Admete: Daughter of King Eurystheus or Oceanid Nymph

Admete, daughter of King Eurystheus

Admete (or Admeta) is the daughter of Eurystheus and Antimache. Heracles was obliged by her father King Eurystheus to fetch for her the girdle of Ares, which was worn by Hippolyte, queen of the Amazons. (Apollod. 2.5.9.) According to Tzetzes (ad Lycophr. 1327), she accompanied Heracles on this expedition.

There was a tradition (Athen. 15.672), according to which Admete was originally a priestess of Hera at Argos, but fled with the image of the goddess to Samos. Pirates were engaged by the Argives to fetch the image back, but the enterprise did not succeed, for the ship when laden with the image could not be made to move.

The men then took the image back to the coast of Samos and sailed away. When the Samians found it, they tied it to a tree, but Admete purified it and restored it to the temple of Samos. In commemoration of this event the Samians celebrated an annual festival called Tonca. This story seems to be an invention of the Argives, by which they intended to prove that the worship of Hera in their place was older than in Samos.

Admete’s story, according to Athenaeus in The Deipnosophists. Or Banquet Of The Learned Of Athenaeus, Book 15, page 447

But as he made no reply, and pretended to be considering the matter, Democritus said:—Aristarchus the grammarian, my friend, when interpreting this passage, said that the ancients used to wear crowns of willow. But Tenarus says that the willow or osier is the rustics’ crown. And other interpreters have said many irrelevant things on the subject.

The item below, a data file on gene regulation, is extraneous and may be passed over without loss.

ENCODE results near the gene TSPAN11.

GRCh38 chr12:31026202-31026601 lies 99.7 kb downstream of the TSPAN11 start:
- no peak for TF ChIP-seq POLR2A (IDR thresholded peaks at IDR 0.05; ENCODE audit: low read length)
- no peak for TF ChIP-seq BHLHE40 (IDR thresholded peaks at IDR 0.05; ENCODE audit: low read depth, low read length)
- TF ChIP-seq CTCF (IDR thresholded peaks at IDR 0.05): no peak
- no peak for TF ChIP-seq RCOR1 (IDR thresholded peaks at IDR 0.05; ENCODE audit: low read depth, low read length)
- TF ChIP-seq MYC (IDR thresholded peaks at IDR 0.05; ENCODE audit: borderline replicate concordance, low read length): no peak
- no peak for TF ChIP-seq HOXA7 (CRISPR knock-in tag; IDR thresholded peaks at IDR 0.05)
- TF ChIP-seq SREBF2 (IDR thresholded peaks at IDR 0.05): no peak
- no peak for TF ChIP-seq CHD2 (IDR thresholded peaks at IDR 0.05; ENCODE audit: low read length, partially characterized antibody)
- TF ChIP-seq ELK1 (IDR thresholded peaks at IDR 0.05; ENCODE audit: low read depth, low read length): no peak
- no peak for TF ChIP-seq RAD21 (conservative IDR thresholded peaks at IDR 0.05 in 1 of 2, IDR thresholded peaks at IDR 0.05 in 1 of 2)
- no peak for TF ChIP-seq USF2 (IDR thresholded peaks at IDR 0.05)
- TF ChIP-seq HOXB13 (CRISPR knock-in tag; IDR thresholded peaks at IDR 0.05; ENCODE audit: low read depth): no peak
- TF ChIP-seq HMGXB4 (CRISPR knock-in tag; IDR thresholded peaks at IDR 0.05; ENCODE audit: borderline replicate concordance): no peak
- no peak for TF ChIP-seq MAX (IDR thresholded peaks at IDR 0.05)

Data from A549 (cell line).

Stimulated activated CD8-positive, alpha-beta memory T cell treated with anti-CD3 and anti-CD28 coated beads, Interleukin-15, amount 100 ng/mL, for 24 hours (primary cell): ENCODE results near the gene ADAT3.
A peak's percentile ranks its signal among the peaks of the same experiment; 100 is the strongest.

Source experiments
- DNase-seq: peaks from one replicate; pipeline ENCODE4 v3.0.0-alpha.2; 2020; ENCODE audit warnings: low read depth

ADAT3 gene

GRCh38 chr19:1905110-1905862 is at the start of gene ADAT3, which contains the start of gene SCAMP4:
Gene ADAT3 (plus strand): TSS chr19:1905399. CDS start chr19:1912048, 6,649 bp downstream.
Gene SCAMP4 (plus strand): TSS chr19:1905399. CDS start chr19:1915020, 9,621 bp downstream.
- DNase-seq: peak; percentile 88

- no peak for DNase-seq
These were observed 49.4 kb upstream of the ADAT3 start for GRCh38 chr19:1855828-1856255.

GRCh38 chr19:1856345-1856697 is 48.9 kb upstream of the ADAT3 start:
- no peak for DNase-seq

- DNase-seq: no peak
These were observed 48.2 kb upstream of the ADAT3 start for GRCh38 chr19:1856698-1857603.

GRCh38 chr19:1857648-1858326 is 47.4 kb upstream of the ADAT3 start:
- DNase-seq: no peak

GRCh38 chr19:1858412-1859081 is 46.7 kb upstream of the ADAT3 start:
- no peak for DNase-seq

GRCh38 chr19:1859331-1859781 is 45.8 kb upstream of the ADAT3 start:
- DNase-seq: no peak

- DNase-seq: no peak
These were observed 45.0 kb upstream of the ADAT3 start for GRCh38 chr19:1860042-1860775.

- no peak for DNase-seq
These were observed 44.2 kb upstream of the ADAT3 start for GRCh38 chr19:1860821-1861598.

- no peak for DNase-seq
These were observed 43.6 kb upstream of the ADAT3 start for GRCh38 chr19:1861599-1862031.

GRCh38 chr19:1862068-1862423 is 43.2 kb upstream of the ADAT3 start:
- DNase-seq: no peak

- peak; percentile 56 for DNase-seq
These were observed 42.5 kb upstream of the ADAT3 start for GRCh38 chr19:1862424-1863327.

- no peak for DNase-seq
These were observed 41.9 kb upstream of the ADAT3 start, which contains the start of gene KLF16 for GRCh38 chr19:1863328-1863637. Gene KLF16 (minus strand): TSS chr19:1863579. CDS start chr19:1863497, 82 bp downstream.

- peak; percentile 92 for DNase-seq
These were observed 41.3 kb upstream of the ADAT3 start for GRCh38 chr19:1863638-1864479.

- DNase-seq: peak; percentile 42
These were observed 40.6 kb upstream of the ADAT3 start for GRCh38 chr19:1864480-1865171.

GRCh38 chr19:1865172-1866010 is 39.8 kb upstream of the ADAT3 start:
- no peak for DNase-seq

But I, having met with a book of Menodotus of Samos, which is entitled, A Record of the things worth noting at Samos, found there what I was looking for; for he says that “Admete, the wife of Eurystheus, after she had fled from Argos, came to Samos, and there, when a vision of Juno had appeared to her, she wishing to give the goddess a reward because she had arrived in Samos from her own home in safety, undertook the care of the temple, which exists even to this day, and which had been originally built by the Leleges and the Nymphs.

But the Argives hearing [p. 1073] of this, and being indignant at it, persuaded the Tyrrhenians by a promise of money, to employ piratical force and to carry off the statue,—the Argives believing that if this were done Admete would be treated with every possible severity by the inhabitants of Samos.

Accordingly the Tyrrhenians came to the port of Juno, and having disembarked, immediately applied themselves to the performance of their undertaking. And as the temple was at that time without any doors, they quickly carried off the statue, and bore it down to the seaside, and put it on board their vessel. And when they had loosed their cables and weighed anchor, they rowed as fast as they could, but were unable to make any progress.

And then, thinking that this was owing to divine interposition, they took the statue out of the ship again and put it on the shore; and having made some sacrificial cakes, and offered them to it, they departed in great fear.

But when, the first thing in the morning, Admete gave notice that the statue had disappeared, and a search was made for it, those who were seeking it found it on the shore. And they, like Carian barbarians, as they were, thinking that the statue had run away of its own accord, bound it to a fence made of osiers, and took all the longest branches on each side and twined them round the body of the statue, so as to envelop it all round.